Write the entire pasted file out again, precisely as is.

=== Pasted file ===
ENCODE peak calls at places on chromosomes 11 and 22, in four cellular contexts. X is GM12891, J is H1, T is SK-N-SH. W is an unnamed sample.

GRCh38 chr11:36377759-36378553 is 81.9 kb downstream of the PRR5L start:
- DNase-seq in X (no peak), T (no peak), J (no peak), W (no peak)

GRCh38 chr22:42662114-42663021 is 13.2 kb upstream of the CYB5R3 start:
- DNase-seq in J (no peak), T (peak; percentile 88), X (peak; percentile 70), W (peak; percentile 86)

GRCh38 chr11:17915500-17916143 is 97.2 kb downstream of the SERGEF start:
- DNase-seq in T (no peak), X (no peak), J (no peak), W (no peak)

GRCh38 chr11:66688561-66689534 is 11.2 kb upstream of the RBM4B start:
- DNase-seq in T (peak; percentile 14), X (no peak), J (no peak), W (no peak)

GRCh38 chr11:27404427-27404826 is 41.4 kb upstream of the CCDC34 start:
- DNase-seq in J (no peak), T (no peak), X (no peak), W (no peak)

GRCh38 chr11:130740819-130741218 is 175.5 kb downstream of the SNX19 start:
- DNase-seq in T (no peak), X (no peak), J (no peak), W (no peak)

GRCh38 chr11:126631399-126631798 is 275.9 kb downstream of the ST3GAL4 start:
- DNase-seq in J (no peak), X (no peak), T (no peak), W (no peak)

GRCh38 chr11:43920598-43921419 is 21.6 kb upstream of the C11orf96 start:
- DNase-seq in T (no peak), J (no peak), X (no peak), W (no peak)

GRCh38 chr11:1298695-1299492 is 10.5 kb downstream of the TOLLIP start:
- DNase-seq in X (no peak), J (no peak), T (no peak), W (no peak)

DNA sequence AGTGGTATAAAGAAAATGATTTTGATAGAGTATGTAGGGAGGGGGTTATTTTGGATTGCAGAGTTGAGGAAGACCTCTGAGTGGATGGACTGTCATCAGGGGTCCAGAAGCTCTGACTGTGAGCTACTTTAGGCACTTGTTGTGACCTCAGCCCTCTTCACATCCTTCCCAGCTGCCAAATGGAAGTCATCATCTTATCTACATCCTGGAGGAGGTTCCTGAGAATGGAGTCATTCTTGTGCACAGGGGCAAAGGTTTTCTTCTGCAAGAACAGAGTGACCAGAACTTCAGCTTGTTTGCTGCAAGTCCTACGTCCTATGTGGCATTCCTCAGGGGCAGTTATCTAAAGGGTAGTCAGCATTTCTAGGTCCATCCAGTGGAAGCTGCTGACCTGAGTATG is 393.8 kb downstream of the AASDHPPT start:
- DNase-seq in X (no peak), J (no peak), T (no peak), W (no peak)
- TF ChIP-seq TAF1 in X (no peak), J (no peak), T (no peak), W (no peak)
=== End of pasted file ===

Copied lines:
ENCODE peak calls at places on chromosomes 11 and 22, in four cellular contexts. X is GM12891, J is H1, T is SK-N-SH. W is an unnamed sample.

GRCh38 chr11:36377759-36378553 is 81.9 kb downstream of the PRR5L start:
- DNase-seq in X (no peak), T (no peak), J (no peak), W (no peak)

GRCh38 chr22:42662114-42663021 is 13.2 kb upstream of the CYB5R3 start:
- DNase-seq in J (no peak), T (peak; percentile 88), X (peak; percentile 70), W (peak; percentile 86)

GRCh38 chr11:17915500-17916143 is 97.2 kb downstream of the SERGEF start:
- DNase-seq in T (no peak), X (no peak), J (no peak), W (no peak)

GRCh38 chr11:66688561-66689534 is 11.2 kb upstream of the RBM4B start:
- DNase-seq in T (peak; percentile 14), X (no peak), J (no peak), W (no peak)

GRCh38 chr11:27404427-27404826 is 41.4 kb upstream of the CCDC34 start:
- DNase-seq in J (no peak), T (no peak), X (no peak), W (no peak)

GRCh38 chr11:130740819-130741218 is 175.5 kb downstream of the SNX19 start:
- DNase-seq in T (no peak), X (no peak), J (no peak), W (no peak)

GRCh38 chr11:126631399-126631798 is 275.9 kb downstream of the ST3GAL4 start:
- DNase-seq in J (no peak), X (no peak), T (no peak), W (no peak)

GRCh38 chr11:43920598-43921419 is 21.6 kb upstream of the C11orf96 start:
- DNase-seq in T (no peak), J (no peak), X (no peak), W (no peak)

GRCh38 chr11:1298695-1299492 is 10.5 kb downstream of the TOLLIP start:
- DNase-seq in X (no peak), J (no peak), T (no peak), W (no peak)

DNA sequence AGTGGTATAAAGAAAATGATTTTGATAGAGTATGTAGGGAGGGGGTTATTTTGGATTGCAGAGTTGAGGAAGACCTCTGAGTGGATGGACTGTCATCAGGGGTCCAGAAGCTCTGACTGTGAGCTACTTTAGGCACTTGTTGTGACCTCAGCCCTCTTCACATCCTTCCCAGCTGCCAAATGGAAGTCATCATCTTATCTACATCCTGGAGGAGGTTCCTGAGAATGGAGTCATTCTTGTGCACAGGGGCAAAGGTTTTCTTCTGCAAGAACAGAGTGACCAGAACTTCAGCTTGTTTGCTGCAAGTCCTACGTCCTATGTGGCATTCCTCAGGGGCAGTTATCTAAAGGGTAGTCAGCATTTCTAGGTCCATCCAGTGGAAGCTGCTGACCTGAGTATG is 393.8 kb downstream of the AASDHPPT start:
- DNase-seq in X (no peak), J (no peak), T (no peak), W (no peak)
- TF ChIP-seq TAF1 in X (no peak), J (no peak), T (no peak), W (no peak)